Other suitable implant-forming materials for introduction into one or both of muscle layers 201 and 202 include injectable bioglass as described in Walker et al., “Injectable Bioglass as a Potential Substitute for Injectable Polytetrafluorethylene Particles”, J. Urol., 148:645-7, 1992, small particle species such as polytetrafluoroethylene (PTFE) particles in glycerine such as Polytef®, biocompatible compositions comprising discrete, polymeric and silicone rubber bodies such as described in U.S. Pat. Nos. 5,007,940, 5,158,573 and 5,116,387 to Berg, biocompatible compositions comprising carbon coated beads such as disclosed in U.S. Pat. No. 5,451,406 to Lawin, collagen and other biodegradable material of the type disclosed in U.S. Pat. No. 4,803,075 to Wallace et al. and other known injectable materials.
Specific embodiments of implant-forming solutions suitable for use in the apparatus and methods of the invention are described in U.S. Pat. Nos. 5,667,767 dated Sep. 16, 1997, U.S. Pat. No. 5,580,568 dated Dec. 3, 1996 and U.S. Pat. No. 5,695,480 dated Dec. 9, 1997 and International Publication Number WO 97/45131 having an International Publication Date of Dec. 4, 1997, the entire contents of which are incorporated herein by this reference.
A suitable supply assembly for depositing one or more implants in the rectal area of the patient is coupled to the proximal extremity of the probe member. The supply assembly includes at least a first reservoir containing the implant-forming material. As noted above, such implant-forming solution preferably includes at least one nonaqueous solution and more preferably is a solution of a biocompatible polymer and a biocompatible solvent. Preferably, the supply assembly further includes a second reservoir containing a solvent and preferably a biocompatible solvent such as dimethyl sulfoxide (DMSO) and a third reservoir containing a suitable aqueous or physiologic solution such as saline.
In the method of the present invention, let it be assumed that in preparing for the procedure, the gastrointestinal tract of a patient has been previously evaluated by using any or all techniques and procedures available in the art including, but not limited to, upper and lower gastrointestinal radiographic studies, motility studies, endoscopy with biopsies, proctoscopy, sigmoidoscopy and colonoscopy. Assuming that the patient's pretreatment evaluation warrants the procedure hereinafter described and that the patient has received a typical surgical bowel preparation as is known in the art, the patient can be brought into an outpatient clinic or an operating room in a hospital. The patient is preferably placed in either a lithotomy or jackknife position on an operating or examining table or on a gurney.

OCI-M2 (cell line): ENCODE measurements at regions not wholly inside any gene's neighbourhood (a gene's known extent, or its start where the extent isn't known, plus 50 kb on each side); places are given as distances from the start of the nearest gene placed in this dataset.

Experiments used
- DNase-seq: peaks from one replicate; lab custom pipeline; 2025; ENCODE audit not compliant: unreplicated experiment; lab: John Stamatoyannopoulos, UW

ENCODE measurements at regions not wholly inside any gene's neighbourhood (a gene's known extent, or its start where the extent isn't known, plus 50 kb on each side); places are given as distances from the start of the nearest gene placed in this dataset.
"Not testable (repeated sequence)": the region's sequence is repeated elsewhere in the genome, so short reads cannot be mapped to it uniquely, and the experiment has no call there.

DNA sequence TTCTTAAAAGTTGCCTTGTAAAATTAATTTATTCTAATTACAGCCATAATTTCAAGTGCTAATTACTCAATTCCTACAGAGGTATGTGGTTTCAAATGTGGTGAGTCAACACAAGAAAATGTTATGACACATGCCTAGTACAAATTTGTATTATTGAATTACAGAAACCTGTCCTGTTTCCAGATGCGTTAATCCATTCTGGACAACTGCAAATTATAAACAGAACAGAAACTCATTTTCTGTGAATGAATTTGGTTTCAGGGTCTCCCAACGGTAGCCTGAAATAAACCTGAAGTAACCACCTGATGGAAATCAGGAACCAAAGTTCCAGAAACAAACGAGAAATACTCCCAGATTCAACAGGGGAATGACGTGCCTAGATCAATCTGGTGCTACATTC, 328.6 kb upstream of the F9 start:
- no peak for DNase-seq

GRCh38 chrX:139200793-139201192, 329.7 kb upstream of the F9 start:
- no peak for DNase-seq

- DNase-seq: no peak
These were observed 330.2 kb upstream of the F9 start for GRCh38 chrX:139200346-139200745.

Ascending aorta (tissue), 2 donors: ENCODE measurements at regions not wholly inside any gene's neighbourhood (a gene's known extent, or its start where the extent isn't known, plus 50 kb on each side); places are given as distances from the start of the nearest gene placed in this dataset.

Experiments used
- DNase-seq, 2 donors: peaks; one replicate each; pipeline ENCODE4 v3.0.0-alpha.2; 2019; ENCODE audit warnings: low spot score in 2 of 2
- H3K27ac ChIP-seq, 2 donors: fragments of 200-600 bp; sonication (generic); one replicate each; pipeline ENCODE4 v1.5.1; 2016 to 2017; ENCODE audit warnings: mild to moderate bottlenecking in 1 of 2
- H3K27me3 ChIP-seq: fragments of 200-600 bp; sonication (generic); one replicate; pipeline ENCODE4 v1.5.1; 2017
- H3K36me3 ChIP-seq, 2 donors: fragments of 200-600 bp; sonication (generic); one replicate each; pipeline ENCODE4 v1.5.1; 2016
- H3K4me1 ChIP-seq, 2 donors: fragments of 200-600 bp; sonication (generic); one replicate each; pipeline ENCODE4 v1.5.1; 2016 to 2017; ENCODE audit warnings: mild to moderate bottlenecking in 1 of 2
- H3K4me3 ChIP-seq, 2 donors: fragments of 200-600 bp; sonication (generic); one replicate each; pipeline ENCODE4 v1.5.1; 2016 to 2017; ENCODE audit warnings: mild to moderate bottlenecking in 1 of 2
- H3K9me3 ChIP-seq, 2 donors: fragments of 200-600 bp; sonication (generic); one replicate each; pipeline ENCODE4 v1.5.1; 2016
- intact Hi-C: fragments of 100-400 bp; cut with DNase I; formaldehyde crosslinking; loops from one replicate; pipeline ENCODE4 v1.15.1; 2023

After intravenous access has been accomplished and the patient has been appropriately sedated or anesthetized, the physician inserts a suitable probe member or scope, for example an anoscope, aproctoscope or a sigmoidoscope, in a standard manner. After appropriate positioning of the scope to identify the appropriate region of the rectal wall 24 for treatment, the scope is removed from the rectum. The physician or his assistant then fills and primes syringe 41, in the manner described in U.S. patent application Ser. No. 09/286,245 filed Apr. 5,1999, with a saline or other suitable aqueous or physiological solution from the third reservoir of the supply assembly, referred to herein as the saline solution. The distal extremity of needle 43 is introduced through anus 23 of the patient and passed into the region of anal sphincter 31 as seen in FIG. 1. In this regard, the handle of syringe 41 is grasped by the physician in order to introduce the distal extremity of needle 43 into anus 23 and advance it in a cephalad direction to the vicinity of sphincter 31, the area to be treated. By subsequently advancing needle 43 laterally, the physician penetrates wall 24 of anus 23 with the sharpened end of needle 43 which causes the distal end thereof to penetrate anal sphincter 31.